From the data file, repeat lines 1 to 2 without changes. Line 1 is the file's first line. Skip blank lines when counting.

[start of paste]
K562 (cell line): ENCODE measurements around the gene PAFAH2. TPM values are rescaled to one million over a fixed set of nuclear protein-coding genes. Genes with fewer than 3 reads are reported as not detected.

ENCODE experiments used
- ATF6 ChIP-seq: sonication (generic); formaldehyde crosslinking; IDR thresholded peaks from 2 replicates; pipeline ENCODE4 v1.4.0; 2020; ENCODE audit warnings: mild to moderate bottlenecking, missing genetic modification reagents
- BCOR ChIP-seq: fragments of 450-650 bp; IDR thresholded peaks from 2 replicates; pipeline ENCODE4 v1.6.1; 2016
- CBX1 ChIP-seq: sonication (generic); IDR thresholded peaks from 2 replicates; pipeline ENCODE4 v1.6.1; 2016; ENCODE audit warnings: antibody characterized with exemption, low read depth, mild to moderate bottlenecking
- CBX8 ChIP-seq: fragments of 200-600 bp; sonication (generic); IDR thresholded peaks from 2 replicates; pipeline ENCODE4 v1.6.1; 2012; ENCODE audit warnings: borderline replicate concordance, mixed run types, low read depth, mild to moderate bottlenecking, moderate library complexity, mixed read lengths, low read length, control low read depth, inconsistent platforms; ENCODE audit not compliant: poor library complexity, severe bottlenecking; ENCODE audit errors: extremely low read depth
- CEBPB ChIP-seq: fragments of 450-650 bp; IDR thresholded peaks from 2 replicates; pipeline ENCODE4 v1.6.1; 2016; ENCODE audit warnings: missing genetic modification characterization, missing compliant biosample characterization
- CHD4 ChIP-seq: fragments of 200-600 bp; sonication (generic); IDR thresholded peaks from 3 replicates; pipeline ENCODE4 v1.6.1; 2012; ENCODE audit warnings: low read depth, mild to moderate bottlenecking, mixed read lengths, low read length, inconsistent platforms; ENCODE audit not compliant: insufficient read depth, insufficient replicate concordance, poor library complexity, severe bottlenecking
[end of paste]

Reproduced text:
K562 (cell line): ENCODE measurements around the gene PAFAH2. TPM values are rescaled to one million over a fixed set of nuclear protein-coding genes. Genes with fewer than 3 reads are reported as not detected.

ENCODE experiments used